Every well-known club now has a community department, charged with involving people of all ages in a range of fantastic events aimed at bringing individuals together. However, it’s the children who stand to benefit most from the games’ infrastructure. Seeing as we live in a more demanding world where the safety of youngsters is paramount, a special handbook aimed at all parents and guardians has been produced. This handbook covers children and young people playing Club Rugby League at all levels – from Primary to the Academy level upwards.

Successful Wimbledon, Successful Growth in Tennis

How arguably the greatest Tennis Championship in the world helps to promote a growth in Tennis

growth in tennis

It doesn’t matter what initiatives you bring into any level of sport, in any country, there is one thing that will always have a bigger impact than anything that can be put together by governing sporting bodies – the competitions themselves.

Tennis is no different and the LTA has introduced countless initiatives which have seen a rise in participation levels across the board – BUT – there is something which trumps these every year in the growth of tennis. The Wimbledon Championships (especially, when British players perform well and go far in the competition).

So, this year, we have to thank Andy Murray (yet again!) and Johanna Konta for doing so well in this year’s Championships in SW19. The fact that the pair also made history by becoming the first British pair to get through to the Semi-Finals since 1973 was also something which helped to spur on enthusiasm for the sport unsurprisingly.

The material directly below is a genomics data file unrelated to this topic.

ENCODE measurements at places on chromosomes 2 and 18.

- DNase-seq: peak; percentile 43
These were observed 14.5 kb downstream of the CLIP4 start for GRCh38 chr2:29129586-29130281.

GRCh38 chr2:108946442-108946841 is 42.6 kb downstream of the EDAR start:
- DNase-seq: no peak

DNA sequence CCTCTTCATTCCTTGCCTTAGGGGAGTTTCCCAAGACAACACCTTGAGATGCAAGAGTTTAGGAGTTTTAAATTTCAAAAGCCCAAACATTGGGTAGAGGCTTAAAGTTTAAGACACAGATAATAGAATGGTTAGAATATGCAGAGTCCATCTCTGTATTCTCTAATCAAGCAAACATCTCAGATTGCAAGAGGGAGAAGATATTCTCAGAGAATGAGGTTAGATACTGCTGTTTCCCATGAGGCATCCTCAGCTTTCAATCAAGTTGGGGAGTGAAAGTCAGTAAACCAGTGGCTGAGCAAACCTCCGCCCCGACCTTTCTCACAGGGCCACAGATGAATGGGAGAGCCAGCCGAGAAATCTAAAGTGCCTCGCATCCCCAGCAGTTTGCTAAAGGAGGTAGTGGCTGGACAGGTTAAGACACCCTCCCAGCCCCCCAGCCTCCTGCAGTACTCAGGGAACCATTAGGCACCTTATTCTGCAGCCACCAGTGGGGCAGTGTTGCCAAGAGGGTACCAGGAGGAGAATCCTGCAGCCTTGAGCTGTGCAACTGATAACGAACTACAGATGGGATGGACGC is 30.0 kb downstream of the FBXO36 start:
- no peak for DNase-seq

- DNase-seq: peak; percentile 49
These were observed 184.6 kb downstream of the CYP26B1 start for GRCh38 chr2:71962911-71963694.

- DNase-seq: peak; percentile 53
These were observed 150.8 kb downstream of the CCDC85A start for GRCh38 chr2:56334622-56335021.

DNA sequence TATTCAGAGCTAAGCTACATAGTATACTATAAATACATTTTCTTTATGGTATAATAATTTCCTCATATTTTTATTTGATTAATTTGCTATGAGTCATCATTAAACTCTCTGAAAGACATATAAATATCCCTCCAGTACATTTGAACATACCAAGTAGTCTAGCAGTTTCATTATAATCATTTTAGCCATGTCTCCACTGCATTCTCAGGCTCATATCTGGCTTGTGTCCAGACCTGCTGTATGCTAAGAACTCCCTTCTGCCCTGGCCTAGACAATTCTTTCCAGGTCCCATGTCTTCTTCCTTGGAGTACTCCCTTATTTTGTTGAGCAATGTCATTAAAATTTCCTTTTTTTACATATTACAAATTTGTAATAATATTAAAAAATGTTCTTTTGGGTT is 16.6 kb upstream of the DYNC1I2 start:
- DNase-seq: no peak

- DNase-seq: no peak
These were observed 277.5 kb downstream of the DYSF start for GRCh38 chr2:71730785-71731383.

Updates to our Membership Software, October 2017

Improvements and Optimisation

Whilst you have been working hard to maintain your organisation run’s smoothly, we have been doing the same behind the scenes at Pay Subs Online to add some new swanky features to our membership software (many of which were requested by you and we have delivered!) Here’s what we have added;

Mobile responsive member login pages

You asked for it – you got it!  The members’ online account is now mobile ‘responsive’, making navigation when accessed via a mobile phone more user-friendly.  Here’s how it looks:

Members detail page (this is where they keep their info up-to-date)

Young Lions’ Success

Looking Ahead to a Bright Future

Young Lions' Success

As any long-term England supporter is painfully aware, following the national side in major tournaments is never a pleasurable experience. An inability to make it out the group in Brazil three years ago was followed up by that infamous afternoon in Nice last summer where a nation the size of Cardiff sent us packing. Even the relatively smooth qualification for Russia 2018 was uninspiring – suffice to say, there is an inherent gloom that surrounds the England national football team.

But there shouldn’t be. Despite the unwanted talent of the senior team to stumble from one disaster to the next, England youth teams have dazzled all year. Last night England reached the final of the U17 World Cup in India, beating pre-tournament favourites Brazil 3-1 in the semi-final thanks to the second hattrick in as many matches from Rhian Brewster. Chile, Mexico, Iraq, Japan and the USA have all been dispatched by a bold England side that has averaged three goals a game. They seek revenge in the final on a Spanish team that beat them (on penalties, of course) in the final of the European championships earlier this year in Croatia. England boasted six of the eleven players featured in the ‘Team of the Tournament’ there, along with player of the tournament, Jadon Sancho.